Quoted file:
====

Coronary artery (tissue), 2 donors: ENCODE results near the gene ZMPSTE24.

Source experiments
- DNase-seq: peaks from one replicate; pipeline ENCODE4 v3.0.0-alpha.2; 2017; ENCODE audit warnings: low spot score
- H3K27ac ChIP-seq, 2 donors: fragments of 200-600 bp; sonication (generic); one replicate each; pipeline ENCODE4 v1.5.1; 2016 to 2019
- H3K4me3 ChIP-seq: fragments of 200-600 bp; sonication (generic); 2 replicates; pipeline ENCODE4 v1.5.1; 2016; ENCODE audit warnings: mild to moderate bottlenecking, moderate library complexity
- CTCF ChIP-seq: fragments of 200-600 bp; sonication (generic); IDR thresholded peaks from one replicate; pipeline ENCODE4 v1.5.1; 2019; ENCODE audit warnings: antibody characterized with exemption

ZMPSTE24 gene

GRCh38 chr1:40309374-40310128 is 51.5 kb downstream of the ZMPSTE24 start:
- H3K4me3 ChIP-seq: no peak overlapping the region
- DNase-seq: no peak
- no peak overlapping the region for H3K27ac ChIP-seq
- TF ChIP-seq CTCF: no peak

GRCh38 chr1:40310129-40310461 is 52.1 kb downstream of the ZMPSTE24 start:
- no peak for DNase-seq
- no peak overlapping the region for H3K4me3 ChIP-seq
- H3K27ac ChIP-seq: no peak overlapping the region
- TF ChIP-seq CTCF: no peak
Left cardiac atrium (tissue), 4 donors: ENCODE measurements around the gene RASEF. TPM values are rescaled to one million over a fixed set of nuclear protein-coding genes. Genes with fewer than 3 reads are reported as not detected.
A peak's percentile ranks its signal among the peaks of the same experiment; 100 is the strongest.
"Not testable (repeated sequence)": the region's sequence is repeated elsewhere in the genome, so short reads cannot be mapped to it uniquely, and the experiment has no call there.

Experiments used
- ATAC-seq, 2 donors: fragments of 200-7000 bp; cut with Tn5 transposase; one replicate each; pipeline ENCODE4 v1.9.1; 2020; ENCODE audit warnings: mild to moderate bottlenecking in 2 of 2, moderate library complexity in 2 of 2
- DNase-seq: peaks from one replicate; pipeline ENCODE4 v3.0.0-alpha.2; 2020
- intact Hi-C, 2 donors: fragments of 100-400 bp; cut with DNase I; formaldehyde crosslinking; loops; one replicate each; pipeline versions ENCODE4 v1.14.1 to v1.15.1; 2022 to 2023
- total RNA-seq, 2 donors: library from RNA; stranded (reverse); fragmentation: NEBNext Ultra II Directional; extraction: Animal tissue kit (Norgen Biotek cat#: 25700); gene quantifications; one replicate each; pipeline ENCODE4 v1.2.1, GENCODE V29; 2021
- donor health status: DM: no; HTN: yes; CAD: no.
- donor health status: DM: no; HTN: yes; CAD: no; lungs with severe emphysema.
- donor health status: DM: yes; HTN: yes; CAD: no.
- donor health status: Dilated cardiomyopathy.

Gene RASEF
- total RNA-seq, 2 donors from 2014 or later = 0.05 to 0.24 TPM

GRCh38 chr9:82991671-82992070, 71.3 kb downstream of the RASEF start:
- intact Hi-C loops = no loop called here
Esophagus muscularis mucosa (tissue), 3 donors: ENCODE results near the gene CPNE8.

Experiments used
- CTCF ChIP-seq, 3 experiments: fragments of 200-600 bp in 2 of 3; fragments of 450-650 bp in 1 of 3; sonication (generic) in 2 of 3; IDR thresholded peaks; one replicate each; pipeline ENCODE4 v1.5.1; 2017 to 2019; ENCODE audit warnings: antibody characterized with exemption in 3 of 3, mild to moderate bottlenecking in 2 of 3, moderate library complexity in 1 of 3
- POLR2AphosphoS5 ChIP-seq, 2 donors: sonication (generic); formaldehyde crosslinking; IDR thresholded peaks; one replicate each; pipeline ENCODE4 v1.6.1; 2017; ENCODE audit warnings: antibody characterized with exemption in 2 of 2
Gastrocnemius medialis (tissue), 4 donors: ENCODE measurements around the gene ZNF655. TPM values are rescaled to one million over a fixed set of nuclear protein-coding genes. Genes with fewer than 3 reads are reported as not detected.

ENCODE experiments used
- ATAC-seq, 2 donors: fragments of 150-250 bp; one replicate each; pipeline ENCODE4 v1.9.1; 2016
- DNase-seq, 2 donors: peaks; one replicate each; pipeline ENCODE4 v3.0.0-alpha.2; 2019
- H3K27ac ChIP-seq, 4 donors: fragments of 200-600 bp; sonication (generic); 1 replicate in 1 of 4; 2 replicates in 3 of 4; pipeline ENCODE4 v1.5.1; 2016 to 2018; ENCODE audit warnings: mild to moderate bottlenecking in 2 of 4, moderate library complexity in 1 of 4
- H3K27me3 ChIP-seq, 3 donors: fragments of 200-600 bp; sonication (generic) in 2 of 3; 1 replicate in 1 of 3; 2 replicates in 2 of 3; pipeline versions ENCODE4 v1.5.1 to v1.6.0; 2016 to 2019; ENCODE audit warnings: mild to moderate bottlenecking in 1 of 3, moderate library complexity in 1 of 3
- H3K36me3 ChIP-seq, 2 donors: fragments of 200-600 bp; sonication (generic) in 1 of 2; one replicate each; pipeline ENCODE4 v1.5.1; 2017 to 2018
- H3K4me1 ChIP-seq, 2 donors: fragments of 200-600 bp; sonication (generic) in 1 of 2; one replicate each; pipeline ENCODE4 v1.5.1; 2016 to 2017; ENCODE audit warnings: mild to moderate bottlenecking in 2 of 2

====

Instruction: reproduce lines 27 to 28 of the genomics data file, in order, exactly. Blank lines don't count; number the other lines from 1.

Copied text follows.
- donor health status: DM: no; HTN: yes; CAD: no; lungs with severe emphysema.
- donor health status: DM: yes; HTN: yes; CAD: no.